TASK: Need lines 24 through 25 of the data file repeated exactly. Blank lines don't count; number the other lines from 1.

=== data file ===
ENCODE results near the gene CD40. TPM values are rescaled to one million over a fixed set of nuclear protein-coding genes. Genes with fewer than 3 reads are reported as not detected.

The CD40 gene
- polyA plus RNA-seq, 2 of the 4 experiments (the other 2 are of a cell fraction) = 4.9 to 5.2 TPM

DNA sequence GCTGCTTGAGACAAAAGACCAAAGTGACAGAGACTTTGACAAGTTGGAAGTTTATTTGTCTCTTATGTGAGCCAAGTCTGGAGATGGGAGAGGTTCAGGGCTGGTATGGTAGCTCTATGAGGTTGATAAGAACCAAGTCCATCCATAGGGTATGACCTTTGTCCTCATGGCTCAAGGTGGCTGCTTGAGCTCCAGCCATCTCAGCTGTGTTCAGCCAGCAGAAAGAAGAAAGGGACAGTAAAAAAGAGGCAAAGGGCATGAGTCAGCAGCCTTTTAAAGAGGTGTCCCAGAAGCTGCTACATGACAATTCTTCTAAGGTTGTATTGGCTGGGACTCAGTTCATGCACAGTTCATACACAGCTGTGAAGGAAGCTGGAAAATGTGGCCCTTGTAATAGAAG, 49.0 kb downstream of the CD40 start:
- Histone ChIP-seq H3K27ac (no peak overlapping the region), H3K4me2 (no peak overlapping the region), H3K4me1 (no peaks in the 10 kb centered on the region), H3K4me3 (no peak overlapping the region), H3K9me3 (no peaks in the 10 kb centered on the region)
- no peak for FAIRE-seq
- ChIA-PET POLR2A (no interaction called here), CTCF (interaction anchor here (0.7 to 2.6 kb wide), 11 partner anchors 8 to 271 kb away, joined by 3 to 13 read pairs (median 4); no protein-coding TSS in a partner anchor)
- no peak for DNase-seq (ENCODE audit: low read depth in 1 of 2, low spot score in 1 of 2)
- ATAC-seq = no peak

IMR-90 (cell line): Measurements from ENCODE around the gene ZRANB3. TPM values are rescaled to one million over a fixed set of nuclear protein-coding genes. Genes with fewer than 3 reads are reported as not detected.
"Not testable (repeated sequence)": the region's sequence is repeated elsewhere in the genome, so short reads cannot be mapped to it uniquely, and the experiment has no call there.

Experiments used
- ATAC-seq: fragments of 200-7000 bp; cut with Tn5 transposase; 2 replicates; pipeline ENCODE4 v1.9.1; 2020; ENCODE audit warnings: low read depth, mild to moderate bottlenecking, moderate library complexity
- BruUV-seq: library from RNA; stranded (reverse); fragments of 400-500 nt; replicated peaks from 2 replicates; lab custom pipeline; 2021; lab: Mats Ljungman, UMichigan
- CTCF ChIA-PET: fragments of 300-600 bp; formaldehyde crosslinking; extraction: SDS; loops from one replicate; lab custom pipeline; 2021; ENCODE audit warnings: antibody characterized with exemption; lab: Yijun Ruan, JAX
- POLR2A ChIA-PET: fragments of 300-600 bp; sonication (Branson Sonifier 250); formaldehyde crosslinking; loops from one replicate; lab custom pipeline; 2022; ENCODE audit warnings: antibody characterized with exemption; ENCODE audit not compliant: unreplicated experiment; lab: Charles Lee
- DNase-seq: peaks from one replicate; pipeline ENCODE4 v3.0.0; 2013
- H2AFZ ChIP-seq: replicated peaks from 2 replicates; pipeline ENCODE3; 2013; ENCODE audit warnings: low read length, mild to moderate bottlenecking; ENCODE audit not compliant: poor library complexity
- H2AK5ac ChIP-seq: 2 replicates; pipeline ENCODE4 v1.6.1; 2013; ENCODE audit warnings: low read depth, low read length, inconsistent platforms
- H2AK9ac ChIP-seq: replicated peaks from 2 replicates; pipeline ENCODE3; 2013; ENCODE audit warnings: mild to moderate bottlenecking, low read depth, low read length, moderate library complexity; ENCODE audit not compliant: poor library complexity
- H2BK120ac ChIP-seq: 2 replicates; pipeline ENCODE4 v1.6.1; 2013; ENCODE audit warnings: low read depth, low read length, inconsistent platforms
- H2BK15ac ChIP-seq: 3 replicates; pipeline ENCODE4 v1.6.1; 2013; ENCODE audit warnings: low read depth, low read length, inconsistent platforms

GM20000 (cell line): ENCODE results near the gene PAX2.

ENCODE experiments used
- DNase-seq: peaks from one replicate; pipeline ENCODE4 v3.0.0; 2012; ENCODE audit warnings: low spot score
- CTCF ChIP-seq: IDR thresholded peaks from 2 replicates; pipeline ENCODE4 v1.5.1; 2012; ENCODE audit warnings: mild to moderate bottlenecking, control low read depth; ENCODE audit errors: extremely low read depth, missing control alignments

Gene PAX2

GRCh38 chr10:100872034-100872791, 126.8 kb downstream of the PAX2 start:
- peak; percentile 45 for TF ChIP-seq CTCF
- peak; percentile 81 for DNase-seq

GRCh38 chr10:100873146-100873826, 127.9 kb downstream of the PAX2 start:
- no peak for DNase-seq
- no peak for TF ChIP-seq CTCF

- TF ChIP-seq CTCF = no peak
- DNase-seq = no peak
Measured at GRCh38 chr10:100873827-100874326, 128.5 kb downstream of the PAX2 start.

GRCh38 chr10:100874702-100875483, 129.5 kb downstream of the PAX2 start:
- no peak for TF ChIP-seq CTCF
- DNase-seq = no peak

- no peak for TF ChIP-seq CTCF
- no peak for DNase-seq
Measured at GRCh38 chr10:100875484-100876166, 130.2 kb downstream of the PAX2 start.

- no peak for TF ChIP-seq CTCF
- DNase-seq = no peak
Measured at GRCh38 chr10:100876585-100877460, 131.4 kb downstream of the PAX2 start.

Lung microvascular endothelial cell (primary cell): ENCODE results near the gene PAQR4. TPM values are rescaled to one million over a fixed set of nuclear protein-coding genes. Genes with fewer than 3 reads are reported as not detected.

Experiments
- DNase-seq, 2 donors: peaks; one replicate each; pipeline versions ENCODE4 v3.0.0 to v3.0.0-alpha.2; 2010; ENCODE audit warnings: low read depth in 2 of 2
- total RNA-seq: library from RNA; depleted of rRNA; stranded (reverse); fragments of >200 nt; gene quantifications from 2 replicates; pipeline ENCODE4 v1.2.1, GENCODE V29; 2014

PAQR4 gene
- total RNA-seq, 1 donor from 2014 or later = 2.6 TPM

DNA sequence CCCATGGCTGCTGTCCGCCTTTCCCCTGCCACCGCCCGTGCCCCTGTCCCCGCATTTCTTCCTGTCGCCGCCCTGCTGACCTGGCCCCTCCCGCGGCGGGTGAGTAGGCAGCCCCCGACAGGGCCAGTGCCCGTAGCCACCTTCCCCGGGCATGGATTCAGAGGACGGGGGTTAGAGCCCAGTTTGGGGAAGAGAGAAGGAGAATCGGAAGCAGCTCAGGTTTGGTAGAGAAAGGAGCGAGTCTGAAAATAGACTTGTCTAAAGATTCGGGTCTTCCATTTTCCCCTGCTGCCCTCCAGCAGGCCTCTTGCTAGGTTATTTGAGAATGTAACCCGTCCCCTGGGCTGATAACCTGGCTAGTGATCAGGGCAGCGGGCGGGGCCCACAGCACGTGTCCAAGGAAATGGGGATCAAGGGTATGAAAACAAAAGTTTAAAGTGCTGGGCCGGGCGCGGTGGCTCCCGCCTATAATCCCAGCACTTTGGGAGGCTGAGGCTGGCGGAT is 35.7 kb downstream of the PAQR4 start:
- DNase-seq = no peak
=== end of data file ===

ENCODE experiments used
- DNase-seq: peaks from one replicate; pipeline ENCODE4 v3.0.0; 2012; ENCODE audit warnings: low spot score